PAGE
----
A's Take Four In Rule 5 Draft

Goleski was the number one pick in the Rule 5.

The Oakland A's took four players in the Rule 5 draft on Thursday, two coming in the major league portion and two coming in the minor league portion. In the major league portion, the A's acquired outfielder Ryan Goleski from Tampa Bay after he was selected number one and drafted reliever Jay Marshall from the White Sox. Inside we detail all the moves.

As we alluded to in our "Oakland A's Rule 5 Draft Preview," it is unusual for a team looking to contend for a playoff spot to carry one Rule 5 player on their roster. It is even more unusual for a team to be carrying two Rule 5 picks on their 25-man roster. Right now, it appears that the A's will be attempting to compete for a playoff spot with two Rule 5 picks on their 25-man roster. No one ever said the A's were conventional.

Word began to spread around various internet sites last evening that the A's had acquired the rights to the first overall pick in the Rule 5 draft from the Tampa Bay Devil Rays. Baseball Prospectus was the first to report the news. So it was no surprise on Thursday when the Devil Rays selected Ryan Goleski from the Cleveland Indians with the first pick and announced that they were trading Goleski to Oakland. The A's then used their own pick (the 26th pick in the draft) to select Chicago White Sox left-handed reliever Jay Marshall. (There were later reports that the A's traded Marshall to the Devil Rays for Goleski, but, at the moment, that appears to be untrue.)

In the minor league portion of the draft, the A's were busy, as well. They selected right-handed pitcher Andy Shipman out of the Chicago Cubs organization in the AAA portion of the draft and then took right-handed pitcher Josh Alliston from the Milwaukee Brewers organization in the second round of the AAA portion of the draft.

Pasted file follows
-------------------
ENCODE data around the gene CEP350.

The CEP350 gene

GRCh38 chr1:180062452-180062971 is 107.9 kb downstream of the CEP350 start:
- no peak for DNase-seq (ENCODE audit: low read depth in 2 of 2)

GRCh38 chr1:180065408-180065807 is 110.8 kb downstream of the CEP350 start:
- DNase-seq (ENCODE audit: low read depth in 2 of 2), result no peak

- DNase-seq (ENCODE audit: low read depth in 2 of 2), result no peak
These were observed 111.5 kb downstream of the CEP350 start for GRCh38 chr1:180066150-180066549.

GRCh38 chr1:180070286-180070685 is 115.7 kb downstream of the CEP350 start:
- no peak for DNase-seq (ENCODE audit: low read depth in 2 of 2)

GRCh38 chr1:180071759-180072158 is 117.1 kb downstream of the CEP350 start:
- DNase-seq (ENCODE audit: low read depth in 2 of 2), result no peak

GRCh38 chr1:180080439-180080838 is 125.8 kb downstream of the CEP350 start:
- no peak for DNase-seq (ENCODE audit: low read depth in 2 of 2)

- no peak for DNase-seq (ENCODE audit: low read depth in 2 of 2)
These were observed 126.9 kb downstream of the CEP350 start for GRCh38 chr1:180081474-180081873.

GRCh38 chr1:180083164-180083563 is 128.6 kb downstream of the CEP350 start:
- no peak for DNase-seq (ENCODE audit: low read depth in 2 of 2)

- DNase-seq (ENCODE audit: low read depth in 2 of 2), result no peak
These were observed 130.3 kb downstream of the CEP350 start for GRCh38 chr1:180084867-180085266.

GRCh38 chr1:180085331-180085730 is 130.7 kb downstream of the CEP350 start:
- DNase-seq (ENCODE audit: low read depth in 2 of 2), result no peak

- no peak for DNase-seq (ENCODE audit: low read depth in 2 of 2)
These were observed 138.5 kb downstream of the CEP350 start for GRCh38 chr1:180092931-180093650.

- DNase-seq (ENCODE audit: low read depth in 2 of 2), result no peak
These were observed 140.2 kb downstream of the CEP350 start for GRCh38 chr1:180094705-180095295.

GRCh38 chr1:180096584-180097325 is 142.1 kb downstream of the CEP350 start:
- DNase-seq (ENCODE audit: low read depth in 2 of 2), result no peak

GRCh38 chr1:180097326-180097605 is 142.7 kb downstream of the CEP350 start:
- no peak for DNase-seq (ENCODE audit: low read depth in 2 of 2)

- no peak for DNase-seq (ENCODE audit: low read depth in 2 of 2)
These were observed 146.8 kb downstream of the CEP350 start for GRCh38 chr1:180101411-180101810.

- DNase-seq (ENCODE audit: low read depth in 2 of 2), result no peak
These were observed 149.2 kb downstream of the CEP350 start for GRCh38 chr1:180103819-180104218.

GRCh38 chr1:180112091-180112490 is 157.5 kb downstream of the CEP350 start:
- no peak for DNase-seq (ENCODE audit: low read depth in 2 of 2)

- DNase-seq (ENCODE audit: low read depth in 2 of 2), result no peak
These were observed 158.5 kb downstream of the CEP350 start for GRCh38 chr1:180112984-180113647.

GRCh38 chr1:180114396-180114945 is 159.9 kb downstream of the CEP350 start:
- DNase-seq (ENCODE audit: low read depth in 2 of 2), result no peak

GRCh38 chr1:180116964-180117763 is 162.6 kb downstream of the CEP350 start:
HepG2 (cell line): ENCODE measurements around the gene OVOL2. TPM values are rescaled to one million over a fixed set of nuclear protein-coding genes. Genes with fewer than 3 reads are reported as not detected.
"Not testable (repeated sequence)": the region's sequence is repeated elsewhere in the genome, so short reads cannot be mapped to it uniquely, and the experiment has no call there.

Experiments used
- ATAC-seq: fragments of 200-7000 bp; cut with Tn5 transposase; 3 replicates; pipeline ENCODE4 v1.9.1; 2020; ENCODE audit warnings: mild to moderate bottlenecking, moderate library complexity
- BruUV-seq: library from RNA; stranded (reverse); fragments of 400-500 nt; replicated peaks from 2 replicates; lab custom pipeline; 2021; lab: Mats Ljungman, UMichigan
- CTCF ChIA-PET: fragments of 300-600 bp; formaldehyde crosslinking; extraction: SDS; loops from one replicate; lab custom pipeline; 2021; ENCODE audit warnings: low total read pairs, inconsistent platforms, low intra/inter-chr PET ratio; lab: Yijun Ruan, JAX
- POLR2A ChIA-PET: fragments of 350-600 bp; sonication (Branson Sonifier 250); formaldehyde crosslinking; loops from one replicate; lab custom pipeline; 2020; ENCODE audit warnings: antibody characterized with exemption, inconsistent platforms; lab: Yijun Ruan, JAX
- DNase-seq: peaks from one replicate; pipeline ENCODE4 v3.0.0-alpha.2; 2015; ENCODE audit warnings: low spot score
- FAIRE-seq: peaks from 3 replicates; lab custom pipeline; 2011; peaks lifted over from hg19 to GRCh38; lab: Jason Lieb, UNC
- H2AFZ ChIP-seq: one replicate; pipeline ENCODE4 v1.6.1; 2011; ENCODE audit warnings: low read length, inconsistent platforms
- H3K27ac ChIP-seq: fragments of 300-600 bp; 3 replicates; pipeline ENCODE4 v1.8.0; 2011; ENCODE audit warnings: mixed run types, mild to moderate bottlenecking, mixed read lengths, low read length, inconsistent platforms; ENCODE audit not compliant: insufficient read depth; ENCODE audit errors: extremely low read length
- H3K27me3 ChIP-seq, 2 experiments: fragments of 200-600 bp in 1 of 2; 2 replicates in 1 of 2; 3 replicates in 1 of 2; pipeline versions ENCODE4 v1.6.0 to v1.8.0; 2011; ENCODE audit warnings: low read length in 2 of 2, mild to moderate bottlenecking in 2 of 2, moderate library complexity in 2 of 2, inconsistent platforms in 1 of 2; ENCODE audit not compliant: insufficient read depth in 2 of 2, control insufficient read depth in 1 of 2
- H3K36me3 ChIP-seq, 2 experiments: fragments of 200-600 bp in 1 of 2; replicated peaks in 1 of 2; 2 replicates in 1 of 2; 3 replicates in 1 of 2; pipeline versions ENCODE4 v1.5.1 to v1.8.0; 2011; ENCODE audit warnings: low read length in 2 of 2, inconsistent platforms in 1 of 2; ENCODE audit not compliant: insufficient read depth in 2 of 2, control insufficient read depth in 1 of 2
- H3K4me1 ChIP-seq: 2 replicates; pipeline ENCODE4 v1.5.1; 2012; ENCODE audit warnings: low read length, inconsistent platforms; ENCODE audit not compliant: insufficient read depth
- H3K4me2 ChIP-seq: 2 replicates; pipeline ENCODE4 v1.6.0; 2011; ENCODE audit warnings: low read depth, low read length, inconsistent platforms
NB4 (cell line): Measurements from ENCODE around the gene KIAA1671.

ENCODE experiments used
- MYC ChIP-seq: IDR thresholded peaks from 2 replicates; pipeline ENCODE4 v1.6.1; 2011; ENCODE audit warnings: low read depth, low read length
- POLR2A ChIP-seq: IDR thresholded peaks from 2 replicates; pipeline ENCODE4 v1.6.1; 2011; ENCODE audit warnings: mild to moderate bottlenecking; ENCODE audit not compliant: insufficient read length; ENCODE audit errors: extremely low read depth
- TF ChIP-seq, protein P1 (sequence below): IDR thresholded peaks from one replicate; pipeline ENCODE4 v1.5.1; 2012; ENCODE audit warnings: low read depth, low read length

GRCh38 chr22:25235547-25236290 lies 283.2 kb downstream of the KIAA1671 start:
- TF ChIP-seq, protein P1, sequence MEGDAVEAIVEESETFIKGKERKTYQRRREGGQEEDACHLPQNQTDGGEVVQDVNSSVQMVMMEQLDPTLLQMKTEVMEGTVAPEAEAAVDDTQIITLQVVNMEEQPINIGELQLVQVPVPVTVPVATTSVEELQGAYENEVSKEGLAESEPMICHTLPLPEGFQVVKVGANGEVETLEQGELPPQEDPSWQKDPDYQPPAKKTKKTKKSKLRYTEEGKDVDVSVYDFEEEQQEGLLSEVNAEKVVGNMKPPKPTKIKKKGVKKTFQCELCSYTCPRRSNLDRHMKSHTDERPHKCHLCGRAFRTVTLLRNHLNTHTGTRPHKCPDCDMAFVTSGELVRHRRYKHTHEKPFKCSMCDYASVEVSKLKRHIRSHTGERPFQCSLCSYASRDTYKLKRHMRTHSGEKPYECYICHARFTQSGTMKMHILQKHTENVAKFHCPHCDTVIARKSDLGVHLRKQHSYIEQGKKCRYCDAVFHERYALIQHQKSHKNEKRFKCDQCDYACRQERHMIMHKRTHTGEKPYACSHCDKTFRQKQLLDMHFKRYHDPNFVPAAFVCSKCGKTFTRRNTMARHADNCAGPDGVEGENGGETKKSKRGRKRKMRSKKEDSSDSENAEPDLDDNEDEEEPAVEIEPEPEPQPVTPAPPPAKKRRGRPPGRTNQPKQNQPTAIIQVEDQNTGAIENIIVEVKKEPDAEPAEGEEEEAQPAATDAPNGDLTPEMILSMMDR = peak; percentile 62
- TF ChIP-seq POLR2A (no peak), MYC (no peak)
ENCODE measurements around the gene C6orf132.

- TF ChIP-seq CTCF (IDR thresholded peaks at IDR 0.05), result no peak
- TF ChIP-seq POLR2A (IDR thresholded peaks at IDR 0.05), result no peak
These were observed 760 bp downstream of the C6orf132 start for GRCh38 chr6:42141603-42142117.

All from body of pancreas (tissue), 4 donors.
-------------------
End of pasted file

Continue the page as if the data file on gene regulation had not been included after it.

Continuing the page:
The A's lost right-handed reliever Jared Burton to the Cincinnati Reds in the major league portion, but didn't lose any players in the minor league portion of the draft. The Reds later made big news by acquiring the Chicago Cubs' rights to Josh Hamilton, whom the Cubs had taken from Tampa Bay with the third pick in the major league portion of the draft. Hamilton was the first overall selection in the 1999 amateur draft, but his career has been sidetracked due to a battle with drug addiction. He made his comeback with the Devil Rays last season, appearing in a handful of games with Hudson Valley, the first game action Hamilton had seen since 2002.

As for the A's, Goleski could fill their need for a fourth outfielder. The 6'3'' right-hander split the 2006 season between High-A Kinston and AA-Akron, batting a combined .306 with 27 homers and 106 RBIs in 125 games. He also struck out 117 times against 61 walks. He struggled with Kinston in 2005, but posted OPS of 831 and 895 in his two previous professional seasons. Goleski was a 2003 24th round pick out of Eastern Michigan by the Indians and he has spent his entire professional career in their chain.

Frank Derry of our sister site Indians Ink explains Goleski's poor 2005 season thusly:

"…for whatever reason, he struggled in 2005, batting only .212 with 17 homers and 67 RBI in 122 games at Kinston. He also struck out 134 times in 458 at-bats.